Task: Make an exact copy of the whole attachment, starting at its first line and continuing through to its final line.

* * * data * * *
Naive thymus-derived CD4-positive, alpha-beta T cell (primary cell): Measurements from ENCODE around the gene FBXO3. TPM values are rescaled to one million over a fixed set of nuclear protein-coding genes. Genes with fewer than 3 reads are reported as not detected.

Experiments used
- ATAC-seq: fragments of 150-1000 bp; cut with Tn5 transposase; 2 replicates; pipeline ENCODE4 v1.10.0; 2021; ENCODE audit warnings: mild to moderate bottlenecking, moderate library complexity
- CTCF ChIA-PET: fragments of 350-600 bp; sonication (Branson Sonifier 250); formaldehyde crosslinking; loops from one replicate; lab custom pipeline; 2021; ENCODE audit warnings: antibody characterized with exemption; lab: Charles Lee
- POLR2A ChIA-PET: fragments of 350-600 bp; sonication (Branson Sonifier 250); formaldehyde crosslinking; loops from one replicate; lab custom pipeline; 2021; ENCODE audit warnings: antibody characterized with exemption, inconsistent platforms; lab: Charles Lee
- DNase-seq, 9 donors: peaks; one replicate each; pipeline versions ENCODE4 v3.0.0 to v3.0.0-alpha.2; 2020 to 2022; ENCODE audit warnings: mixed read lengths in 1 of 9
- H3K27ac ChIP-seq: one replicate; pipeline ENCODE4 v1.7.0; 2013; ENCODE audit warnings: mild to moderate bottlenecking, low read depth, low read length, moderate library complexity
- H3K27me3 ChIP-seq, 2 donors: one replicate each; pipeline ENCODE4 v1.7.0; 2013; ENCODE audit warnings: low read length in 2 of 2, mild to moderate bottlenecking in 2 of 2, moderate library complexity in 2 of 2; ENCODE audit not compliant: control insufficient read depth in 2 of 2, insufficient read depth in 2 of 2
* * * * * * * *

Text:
Naive thymus-derived CD4-positive, alpha-beta T cell (primary cell): Measurements from ENCODE around the gene FBXO3. TPM values are rescaled to one million over a fixed set of nuclear protein-coding genes. Genes with fewer than 3 reads are reported as not detected.

Experiments used
- ATAC-seq: fragments of 150-1000 bp; cut with Tn5 transposase; 2 replicates; pipeline ENCODE4 v1.10.0; 2021; ENCODE audit warnings: mild to moderate bottlenecking, moderate library complexity
- CTCF ChIA-PET: fragments of 350-600 bp; sonication (Branson Sonifier 250); formaldehyde crosslinking; loops from one replicate; lab custom pipeline; 2021; ENCODE audit warnings: antibody characterized with exemption; lab: Charles Lee
- POLR2A ChIA-PET: fragments of 350-600 bp; sonication (Branson Sonifier 250); formaldehyde crosslinking; loops from one replicate; lab custom pipeline; 2021; ENCODE audit warnings: antibody characterized with exemption, inconsistent platforms; lab: Charles Lee
- DNase-seq, 9 donors: peaks; one replicate each; pipeline versions ENCODE4 v3.0.0 to v3.0.0-alpha.2; 2020 to 2022; ENCODE audit warnings: mixed read lengths in 1 of 9
- H3K27ac ChIP-seq: one replicate; pipeline ENCODE4 v1.7.0; 2013; ENCODE audit warnings: mild to moderate bottlenecking, low read depth, low read length, moderate library complexity
- H3K27me3 ChIP-seq, 2 donors: one replicate each; pipeline ENCODE4 v1.7.0; 2013; ENCODE audit warnings: low read length in 2 of 2, mild to moderate bottlenecking in 2 of 2, moderate library complexity in 2 of 2; ENCODE audit not compliant: control insufficient read depth in 2 of 2, insufficient read depth in 2 of 2